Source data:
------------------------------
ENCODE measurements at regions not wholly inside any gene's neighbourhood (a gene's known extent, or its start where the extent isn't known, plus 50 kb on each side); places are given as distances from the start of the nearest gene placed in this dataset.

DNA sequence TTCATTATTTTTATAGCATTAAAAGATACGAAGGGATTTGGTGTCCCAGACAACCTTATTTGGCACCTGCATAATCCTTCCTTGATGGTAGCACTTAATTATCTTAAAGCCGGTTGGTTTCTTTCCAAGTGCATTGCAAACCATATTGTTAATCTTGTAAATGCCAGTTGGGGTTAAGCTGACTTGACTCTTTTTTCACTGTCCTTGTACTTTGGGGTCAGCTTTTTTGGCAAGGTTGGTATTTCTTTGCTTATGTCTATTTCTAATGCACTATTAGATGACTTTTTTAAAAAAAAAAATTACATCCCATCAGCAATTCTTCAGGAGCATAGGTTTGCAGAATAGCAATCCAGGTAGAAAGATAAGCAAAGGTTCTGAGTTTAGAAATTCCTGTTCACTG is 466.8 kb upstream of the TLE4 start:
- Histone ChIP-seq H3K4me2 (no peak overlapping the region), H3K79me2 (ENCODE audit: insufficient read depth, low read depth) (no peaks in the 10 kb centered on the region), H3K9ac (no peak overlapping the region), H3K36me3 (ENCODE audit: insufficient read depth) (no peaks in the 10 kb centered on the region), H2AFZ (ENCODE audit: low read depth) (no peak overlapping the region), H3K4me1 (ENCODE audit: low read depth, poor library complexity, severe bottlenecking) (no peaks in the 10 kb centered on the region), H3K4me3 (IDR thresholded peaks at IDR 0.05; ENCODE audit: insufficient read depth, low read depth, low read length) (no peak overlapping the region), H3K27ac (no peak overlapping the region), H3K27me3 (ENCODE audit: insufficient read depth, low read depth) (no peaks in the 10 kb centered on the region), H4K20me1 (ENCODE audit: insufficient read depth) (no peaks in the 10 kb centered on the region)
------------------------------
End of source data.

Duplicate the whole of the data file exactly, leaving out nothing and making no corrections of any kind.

ENCODE measurements at regions not wholly inside any gene's neighbourhood (a gene's known extent, or its start where the extent isn't known, plus 50 kb on each side); places are given as distances from the start of the nearest gene placed in this dataset.

DNA sequence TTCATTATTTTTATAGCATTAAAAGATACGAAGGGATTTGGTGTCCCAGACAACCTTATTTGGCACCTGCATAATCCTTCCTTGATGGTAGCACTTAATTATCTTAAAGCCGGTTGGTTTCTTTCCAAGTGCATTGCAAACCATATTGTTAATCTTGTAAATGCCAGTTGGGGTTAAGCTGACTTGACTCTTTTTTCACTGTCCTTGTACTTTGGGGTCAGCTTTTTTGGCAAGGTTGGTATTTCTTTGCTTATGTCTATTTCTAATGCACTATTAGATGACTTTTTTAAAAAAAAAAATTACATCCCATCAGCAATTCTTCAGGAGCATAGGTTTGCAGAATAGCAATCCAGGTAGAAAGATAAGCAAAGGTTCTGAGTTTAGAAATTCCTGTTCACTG is 466.8 kb upstream of the TLE4 start:
- Histone ChIP-seq H3K4me2 (no peak overlapping the region), H3K79me2 (ENCODE audit: insufficient read depth, low read depth) (no peaks in the 10 kb centered on the region), H3K9ac (no peak overlapping the region), H3K36me3 (ENCODE audit: insufficient read depth) (no peaks in the 10 kb centered on the region), H2AFZ (ENCODE audit: low read depth) (no peak overlapping the region), H3K4me1 (ENCODE audit: low read depth, poor library complexity, severe bottlenecking) (no peaks in the 10 kb centered on the region), H3K4me3 (IDR thresholded peaks at IDR 0.05; ENCODE audit: insufficient read depth, low read depth, low read length) (no peak overlapping the region), H3K27ac (no peak overlapping the region), H3K27me3 (ENCODE audit: insufficient read depth, low read depth) (no peaks in the 10 kb centered on the region), H4K20me1 (ENCODE audit: insufficient read depth) (no peaks in the 10 kb centered on the region)